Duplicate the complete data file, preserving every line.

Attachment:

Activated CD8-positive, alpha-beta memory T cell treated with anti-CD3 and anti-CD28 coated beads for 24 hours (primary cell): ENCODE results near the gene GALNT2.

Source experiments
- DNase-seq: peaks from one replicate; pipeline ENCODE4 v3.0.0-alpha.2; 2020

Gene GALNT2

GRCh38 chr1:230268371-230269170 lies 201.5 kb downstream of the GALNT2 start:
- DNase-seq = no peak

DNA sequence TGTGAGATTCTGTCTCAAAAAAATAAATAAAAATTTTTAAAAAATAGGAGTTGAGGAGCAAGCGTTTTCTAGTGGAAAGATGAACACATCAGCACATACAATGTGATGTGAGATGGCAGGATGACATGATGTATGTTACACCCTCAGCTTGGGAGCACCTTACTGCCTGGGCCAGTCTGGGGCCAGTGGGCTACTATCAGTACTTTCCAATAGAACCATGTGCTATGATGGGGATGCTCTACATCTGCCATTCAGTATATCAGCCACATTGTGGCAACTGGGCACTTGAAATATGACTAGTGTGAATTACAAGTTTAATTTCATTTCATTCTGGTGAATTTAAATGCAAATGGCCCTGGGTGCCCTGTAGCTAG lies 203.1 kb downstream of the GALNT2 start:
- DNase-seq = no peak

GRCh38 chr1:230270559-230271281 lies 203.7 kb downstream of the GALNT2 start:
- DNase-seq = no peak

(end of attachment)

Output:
Activated CD8-positive, alpha-beta memory T cell treated with anti-CD3 and anti-CD28 coated beads for 24 hours (primary cell): ENCODE results near the gene GALNT2.

Source experiments
- DNase-seq: peaks from one replicate; pipeline ENCODE4 v3.0.0-alpha.2; 2020

Gene GALNT2

GRCh38 chr1:230268371-230269170 lies 201.5 kb downstream of the GALNT2 start:
- DNase-seq = no peak

DNA sequence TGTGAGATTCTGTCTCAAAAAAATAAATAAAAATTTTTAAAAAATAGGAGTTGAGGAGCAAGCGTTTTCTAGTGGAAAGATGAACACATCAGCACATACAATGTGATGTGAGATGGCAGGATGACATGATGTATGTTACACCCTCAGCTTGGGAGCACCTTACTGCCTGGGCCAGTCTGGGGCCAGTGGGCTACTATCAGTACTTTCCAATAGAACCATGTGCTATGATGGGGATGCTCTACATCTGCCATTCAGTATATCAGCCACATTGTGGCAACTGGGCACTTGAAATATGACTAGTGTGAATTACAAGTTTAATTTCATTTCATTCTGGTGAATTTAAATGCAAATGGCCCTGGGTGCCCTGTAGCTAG lies 203.1 kb downstream of the GALNT2 start:
- DNase-seq = no peak

GRCh38 chr1:230270559-230271281 lies 203.7 kb downstream of the GALNT2 start:
- DNase-seq = no peak